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Support of the industry - MACE 2021 - Dr. Ian Borg, Minister for Transport, Infrastructure and Capital Projects

Download: Printable PDF Date: 11 Nov 2021 12:13 (UTC) category:
Support of the industry - MACE 2021 - Dr. Ian Borg, Minister for Transport, Infrastructure and Capital Projects - Events / Festivals publisher
Tatjana Obrazcova
Country: Malta Aircraft: Airplanes

Once again, we're back to Malta Aviation Conference & Expo 2021. Honestly, the quality of speakers and variety of topics we've discussed is very important, so we keep sharing the best with you. An obvious point for 50skyshades was an opportunity to ask some essential questions to Dr. Ian Borg, Minister for Transport, Infrastructure and Capital Projects. Once again, we thank Mr. Minister for his cooperation, his open mind and accessibility.

Q. First an obvious question - what was your first reaction facing corona crisis, without even knowing all circumstances?

A. The unexpected emergence and the rapid spread of the COVID-19 virus shocked each and everyone of us. The seriousness of the pandemic instilled fear that the situation was going to bring forth a global scenario where only the mighty will survive. 

When a pandemic strikes the economy is bound to take a hit. The severity and devastating effects of the COVID-19 pandemic immediately showed that the world will face devastating social effects that will consequently fuel staggering economic disruptions. 2020 will be forever remembered as one of the worst years for the global economy in general, but in particular for the global aviation sector. During the same year, the unevitable non-pharmaceutical restrictions imposed by almost all countries all over the world, including Malta, drove the aviation sector to an almost complete halt. Yet, this situation made us even more aware of our dependance on the aviation sector, especially for an island state like Malta.  

Our main task was to safeguard the health and safety of the people, to support businesses and employees and to combat this pandemic with utmost strength and determination to minimise as much as possible all negative impacts. As a government we focused on protecting the health and safety of everyone through numerous health and safety measures, but at the same time we shifted our focus on an Economic Recovery Plan aimed at easing pressures on the liquidity of businesses including those in the aviation sector. These measures helped in protecting jobs and the most vulnerable during this challenging period. It was certainly not an easy task but perserverance goes a long way and in Malta’s case we managed to handle the pandemic in a very professional manner. 

Q. As Transport Minister, you have huge amount of issues to solve ASAP due to unprecedented situation. Looking back now, what was the most difficult?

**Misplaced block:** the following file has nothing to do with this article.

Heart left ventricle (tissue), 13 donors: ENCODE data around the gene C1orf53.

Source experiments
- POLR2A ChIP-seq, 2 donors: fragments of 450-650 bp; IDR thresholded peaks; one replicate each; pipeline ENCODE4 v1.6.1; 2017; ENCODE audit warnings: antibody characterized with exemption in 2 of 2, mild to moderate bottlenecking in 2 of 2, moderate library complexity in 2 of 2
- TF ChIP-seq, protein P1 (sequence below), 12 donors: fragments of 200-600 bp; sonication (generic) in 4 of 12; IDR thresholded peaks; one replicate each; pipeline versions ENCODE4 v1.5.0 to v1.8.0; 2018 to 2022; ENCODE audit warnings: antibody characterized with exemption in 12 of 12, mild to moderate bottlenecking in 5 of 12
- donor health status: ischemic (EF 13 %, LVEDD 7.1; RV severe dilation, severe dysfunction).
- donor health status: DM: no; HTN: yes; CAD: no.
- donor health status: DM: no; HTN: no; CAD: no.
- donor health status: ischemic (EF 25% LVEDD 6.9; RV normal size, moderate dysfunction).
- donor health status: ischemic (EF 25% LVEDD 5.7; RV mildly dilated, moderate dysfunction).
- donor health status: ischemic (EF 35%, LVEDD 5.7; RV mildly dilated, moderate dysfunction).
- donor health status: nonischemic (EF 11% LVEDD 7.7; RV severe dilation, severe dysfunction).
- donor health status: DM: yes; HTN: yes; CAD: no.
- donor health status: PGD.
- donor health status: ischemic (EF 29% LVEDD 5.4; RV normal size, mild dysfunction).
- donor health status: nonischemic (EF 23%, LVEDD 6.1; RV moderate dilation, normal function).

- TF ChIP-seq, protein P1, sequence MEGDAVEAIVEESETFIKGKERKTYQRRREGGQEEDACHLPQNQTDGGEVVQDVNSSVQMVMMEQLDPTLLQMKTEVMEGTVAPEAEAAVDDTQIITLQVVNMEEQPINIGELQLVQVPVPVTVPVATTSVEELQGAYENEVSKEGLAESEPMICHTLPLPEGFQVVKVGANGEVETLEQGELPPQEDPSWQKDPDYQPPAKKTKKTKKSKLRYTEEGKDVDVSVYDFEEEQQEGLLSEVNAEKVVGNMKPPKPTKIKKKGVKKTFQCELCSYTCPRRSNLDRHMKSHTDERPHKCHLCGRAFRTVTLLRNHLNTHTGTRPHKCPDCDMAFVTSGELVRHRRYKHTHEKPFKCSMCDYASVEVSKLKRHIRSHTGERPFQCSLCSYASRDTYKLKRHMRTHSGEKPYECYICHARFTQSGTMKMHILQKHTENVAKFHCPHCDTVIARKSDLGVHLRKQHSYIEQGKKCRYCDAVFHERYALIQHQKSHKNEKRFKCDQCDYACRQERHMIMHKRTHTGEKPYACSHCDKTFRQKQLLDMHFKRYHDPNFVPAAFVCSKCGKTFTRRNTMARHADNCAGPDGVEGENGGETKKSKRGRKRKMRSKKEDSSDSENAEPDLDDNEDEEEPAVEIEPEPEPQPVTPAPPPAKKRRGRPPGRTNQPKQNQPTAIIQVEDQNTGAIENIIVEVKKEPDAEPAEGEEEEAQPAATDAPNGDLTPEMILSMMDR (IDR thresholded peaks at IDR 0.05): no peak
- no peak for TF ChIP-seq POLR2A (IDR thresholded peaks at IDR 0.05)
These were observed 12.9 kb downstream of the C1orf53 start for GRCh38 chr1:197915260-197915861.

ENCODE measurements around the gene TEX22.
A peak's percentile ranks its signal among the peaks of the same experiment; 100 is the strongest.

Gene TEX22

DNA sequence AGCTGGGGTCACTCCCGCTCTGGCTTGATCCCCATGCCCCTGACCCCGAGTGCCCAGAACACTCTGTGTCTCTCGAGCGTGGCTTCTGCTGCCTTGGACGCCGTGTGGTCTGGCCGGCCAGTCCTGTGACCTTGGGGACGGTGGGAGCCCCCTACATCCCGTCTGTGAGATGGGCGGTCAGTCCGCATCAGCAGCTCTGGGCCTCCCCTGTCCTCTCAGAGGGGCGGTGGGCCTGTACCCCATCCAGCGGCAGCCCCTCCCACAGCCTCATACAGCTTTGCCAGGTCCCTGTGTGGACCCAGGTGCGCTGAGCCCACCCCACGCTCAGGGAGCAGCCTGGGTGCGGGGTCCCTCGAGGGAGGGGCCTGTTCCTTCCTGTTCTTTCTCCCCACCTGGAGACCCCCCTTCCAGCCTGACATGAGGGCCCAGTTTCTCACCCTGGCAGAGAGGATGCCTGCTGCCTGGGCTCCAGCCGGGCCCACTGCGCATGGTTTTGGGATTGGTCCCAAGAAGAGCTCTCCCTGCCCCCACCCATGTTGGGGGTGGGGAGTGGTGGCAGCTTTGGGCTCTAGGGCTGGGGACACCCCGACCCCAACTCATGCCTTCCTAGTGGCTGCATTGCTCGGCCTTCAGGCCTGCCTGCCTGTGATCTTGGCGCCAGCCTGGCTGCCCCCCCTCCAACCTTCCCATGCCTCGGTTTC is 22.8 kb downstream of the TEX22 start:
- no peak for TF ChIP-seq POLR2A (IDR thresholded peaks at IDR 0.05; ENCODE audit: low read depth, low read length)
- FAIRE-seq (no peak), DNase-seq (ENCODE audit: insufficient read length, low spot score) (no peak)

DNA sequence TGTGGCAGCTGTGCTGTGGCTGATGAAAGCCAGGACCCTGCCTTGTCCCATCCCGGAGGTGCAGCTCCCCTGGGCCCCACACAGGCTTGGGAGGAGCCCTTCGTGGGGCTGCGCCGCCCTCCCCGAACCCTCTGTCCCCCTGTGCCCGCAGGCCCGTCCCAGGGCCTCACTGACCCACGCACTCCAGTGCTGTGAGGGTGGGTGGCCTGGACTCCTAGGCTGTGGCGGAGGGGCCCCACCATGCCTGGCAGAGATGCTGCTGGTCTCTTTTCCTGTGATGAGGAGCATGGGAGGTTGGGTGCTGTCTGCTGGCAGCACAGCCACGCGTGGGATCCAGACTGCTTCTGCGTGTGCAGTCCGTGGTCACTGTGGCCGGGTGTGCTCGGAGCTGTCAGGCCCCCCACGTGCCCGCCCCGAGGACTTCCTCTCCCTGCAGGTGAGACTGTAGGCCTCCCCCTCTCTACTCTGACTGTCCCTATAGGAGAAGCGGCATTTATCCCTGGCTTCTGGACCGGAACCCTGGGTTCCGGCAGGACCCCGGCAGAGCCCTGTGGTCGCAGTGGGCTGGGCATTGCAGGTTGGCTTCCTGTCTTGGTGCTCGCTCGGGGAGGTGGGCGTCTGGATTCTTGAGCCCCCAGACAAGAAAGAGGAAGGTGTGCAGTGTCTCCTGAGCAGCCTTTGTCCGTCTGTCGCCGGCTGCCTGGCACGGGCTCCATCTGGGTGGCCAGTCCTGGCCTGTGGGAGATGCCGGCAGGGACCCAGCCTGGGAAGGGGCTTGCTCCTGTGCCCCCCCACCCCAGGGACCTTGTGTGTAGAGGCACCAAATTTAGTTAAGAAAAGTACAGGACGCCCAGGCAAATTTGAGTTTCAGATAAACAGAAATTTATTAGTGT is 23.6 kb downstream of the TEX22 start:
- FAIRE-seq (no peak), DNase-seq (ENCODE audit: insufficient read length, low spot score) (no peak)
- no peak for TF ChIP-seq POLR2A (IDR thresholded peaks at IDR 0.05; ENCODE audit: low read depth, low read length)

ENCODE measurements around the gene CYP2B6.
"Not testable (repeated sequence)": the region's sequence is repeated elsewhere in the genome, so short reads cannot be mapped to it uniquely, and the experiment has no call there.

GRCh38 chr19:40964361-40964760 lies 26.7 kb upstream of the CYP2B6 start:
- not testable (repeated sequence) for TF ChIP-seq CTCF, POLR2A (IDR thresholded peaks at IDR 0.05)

A. The Ministerial portfolio for which I am responsible is quite vast, ranging from air, maritime and land transport, to capital and infrastructural projects. Managing this portfolio is challenging, but thechallenge itself is what makes my job and position worth it. The success registered in the various branches of my portfolio gives me the strength and motivation to carry on. 

The Maltese aviation sector has in recent years registered sustained growth rates, owing to significant investment by public and private stakeholders in both physical infrastructure as well as human resources. Malta started 2020 with strong and positive prospects, however the emergence of the COVID-19 crisis downturned this scenario. Swift and sound decison aimed at ensuring the survivabiliy of the numerous businesses operating within the avaition sector were key. Depsite our efforts, after the first wave of COVID-19 during the summer months of 2020, the aviation sector did not pick up as much as was expected. Consequently, we have sustained and expanded our support to keep jobs in place and avoid cashflow difficulties through the various schemes that the government launched. Close to the end of 2020, we were still at the mercy of the virus. 

More recently we have started witnessing a more positive and encouraging scenario. The high percentage of fully vaccinated people and the sustained low rate of registered cases is allowing us to ease many of the imposed restrictions. This is gradually reawakening various activities including those related to, or supported by the aviation sector. 

Apart from focusing on the most pertinant and immediate needs of the sector, we have also adopted a long term perspective. To ensure a resilient and more sustainable aviation sector we are working on a number of other areas to ensure that once the aviation sector recovers from the backlash of the COVID-19 crisis, it continues to develop and grow bigger and better.